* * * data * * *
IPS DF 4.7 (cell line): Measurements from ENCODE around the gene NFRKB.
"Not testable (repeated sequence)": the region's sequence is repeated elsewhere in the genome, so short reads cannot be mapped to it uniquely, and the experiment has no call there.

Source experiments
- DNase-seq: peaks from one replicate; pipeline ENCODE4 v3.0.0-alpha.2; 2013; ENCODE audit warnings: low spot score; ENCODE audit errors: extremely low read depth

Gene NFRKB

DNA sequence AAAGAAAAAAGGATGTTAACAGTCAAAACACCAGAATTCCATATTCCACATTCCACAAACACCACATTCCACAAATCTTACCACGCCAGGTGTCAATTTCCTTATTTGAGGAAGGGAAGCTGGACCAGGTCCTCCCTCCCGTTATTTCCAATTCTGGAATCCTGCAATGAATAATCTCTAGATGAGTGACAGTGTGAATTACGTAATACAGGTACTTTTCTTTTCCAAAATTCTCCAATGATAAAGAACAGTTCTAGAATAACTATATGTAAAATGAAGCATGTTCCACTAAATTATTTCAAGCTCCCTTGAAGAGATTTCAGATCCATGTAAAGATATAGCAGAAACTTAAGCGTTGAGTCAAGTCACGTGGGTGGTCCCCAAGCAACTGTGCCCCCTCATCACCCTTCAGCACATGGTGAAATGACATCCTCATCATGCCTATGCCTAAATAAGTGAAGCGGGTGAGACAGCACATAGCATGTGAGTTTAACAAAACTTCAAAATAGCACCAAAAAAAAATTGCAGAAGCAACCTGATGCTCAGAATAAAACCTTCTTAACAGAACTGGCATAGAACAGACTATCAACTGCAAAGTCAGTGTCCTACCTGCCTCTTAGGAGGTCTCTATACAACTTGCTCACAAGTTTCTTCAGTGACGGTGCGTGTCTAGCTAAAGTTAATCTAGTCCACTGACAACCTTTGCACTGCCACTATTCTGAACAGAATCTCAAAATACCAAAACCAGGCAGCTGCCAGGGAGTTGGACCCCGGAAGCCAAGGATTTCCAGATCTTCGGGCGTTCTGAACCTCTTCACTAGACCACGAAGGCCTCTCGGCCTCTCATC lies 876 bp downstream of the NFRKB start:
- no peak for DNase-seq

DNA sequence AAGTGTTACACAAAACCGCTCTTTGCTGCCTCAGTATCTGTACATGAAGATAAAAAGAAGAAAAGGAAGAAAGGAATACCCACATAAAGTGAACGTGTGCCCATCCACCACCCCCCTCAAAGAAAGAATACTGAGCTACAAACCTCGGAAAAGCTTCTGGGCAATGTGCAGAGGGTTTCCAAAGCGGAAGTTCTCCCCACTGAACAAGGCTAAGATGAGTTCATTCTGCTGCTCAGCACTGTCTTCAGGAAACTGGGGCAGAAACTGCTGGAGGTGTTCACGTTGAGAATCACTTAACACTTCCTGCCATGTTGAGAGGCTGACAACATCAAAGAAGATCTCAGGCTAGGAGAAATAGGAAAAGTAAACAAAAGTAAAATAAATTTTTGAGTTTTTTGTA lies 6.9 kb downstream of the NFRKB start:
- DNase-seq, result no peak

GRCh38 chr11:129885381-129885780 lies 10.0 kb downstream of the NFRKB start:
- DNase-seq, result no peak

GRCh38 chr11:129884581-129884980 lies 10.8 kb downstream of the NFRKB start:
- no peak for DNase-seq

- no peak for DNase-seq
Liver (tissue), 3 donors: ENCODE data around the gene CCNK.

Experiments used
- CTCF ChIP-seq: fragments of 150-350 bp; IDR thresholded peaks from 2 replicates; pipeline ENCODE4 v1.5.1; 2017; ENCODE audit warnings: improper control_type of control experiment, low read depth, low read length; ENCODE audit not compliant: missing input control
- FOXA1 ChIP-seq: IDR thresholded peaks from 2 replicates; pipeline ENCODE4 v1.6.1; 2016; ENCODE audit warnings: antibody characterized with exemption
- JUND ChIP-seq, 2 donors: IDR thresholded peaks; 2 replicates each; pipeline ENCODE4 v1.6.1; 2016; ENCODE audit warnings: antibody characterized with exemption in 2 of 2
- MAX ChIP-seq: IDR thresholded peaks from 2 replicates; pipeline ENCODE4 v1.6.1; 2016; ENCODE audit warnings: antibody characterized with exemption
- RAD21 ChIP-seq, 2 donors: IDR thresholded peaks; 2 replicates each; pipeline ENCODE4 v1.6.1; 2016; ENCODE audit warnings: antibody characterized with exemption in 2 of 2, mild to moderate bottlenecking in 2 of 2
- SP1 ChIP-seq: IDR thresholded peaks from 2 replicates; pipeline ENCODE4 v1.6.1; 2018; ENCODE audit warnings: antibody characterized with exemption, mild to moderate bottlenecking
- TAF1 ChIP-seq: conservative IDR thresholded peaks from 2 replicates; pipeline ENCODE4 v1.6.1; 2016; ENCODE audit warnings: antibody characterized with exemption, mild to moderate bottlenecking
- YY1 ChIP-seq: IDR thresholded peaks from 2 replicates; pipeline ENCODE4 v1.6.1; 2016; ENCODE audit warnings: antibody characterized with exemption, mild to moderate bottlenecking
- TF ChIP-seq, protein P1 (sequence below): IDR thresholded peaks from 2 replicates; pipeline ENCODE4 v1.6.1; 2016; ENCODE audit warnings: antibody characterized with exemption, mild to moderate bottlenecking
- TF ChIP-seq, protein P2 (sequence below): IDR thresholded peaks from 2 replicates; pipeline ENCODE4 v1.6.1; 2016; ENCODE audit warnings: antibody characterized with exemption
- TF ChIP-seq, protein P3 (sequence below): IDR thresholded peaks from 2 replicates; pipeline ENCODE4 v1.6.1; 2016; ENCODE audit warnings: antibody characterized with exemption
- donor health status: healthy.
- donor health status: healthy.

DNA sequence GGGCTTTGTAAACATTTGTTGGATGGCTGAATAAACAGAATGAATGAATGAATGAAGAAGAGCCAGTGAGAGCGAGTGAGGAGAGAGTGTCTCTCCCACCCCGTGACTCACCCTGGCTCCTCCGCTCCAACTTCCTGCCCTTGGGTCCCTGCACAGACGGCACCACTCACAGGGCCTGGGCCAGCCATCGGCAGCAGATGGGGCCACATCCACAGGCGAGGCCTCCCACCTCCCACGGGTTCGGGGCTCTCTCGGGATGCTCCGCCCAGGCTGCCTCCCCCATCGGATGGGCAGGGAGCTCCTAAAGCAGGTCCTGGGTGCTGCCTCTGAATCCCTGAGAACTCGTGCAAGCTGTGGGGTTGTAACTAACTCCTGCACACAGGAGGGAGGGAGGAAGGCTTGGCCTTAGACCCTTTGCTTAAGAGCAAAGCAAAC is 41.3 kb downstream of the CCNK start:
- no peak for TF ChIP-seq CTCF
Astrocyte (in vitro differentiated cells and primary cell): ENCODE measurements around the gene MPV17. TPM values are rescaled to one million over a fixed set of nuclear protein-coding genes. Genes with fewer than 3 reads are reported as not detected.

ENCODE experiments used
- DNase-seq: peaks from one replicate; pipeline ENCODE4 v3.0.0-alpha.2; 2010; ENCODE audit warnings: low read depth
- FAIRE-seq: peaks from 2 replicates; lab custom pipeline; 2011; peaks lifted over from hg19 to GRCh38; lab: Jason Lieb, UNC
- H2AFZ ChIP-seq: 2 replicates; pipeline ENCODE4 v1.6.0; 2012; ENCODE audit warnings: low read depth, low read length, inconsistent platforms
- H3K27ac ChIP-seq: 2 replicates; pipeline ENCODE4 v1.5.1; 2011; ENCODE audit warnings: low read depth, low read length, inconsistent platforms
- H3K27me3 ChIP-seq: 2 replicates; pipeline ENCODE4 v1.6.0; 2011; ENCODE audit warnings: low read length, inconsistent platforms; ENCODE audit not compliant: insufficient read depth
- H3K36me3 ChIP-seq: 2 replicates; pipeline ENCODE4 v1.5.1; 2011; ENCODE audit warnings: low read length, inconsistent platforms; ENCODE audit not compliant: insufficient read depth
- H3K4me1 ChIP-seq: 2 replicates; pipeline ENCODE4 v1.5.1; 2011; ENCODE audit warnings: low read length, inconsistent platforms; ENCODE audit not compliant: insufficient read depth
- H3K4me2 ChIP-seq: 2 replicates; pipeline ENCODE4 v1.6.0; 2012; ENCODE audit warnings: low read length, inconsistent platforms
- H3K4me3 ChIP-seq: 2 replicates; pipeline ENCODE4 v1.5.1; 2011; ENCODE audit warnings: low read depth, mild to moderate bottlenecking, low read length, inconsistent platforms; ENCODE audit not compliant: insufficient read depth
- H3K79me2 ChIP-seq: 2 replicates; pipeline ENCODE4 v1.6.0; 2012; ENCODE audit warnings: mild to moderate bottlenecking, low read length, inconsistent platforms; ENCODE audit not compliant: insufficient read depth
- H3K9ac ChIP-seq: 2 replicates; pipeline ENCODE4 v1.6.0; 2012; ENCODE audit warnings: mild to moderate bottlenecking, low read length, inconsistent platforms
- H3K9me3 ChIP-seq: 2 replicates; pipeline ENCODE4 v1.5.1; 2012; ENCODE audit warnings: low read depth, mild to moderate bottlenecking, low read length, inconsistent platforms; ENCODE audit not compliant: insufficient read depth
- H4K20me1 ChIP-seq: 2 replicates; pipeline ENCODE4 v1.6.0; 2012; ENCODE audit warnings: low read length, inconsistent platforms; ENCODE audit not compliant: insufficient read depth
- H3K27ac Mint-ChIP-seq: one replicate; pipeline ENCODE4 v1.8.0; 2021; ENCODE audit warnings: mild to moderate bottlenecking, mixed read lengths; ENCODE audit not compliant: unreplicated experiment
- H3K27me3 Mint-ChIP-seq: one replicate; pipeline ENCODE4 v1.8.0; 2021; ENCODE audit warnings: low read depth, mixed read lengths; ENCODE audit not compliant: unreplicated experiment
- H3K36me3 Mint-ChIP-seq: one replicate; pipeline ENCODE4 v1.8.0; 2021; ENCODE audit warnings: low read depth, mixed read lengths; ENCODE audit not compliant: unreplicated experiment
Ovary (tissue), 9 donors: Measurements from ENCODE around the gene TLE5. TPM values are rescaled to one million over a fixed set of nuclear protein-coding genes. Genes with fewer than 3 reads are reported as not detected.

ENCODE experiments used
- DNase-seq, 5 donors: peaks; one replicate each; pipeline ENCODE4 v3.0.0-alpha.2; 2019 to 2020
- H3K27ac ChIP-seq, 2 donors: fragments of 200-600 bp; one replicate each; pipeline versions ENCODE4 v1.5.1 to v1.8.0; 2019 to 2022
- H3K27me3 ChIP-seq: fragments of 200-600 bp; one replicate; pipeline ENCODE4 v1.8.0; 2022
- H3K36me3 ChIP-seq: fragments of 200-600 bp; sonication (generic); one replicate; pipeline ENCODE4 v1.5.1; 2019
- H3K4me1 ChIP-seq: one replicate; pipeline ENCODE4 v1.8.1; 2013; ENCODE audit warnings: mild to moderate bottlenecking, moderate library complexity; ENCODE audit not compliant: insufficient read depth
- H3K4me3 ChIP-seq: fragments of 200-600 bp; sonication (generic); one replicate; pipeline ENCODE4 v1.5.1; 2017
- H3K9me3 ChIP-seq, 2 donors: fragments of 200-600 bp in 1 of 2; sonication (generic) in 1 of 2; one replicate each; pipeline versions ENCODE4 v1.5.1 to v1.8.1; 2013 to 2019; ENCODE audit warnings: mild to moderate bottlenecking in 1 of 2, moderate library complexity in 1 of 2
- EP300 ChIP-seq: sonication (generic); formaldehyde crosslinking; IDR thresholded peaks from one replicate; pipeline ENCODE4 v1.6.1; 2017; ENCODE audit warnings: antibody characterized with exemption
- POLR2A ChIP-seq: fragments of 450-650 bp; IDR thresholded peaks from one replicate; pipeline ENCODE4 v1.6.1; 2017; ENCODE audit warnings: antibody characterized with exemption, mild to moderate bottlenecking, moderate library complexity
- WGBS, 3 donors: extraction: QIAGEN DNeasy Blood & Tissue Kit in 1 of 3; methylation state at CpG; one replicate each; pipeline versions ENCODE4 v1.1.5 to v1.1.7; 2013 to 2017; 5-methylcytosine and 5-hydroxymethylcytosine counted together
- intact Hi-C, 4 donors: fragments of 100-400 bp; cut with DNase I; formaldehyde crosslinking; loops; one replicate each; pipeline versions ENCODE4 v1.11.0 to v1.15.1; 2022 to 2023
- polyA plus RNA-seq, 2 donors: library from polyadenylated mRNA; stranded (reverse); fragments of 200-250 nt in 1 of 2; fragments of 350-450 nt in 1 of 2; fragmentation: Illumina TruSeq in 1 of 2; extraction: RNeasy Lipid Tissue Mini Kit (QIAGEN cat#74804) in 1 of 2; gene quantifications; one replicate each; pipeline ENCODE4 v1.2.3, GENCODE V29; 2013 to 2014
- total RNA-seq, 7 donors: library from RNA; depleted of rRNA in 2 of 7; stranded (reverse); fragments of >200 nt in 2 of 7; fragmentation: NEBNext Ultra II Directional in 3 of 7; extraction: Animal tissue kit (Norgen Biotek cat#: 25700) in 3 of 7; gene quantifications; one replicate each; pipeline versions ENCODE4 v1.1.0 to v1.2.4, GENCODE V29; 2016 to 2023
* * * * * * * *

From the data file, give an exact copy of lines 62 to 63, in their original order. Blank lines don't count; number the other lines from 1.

- intact Hi-C, 4 donors: fragments of 100-400 bp; cut with DNase I; formaldehyde crosslinking; loops; one replicate each; pipeline versions ENCODE4 v1.11.0 to v1.15.1; 2022 to 2023
- polyA plus RNA-seq, 2 donors: library from polyadenylated mRNA; stranded (reverse); fragments of 200-250 nt in 1 of 2; fragments of 350-450 nt in 1 of 2; fragmentation: Illumina TruSeq in 1 of 2; extraction: RNeasy Lipid Tissue Mini Kit (QIAGEN cat#74804) in 1 of 2; gene quantifications; one replicate each; pipeline ENCODE4 v1.2.3, GENCODE V29; 2013 to 2014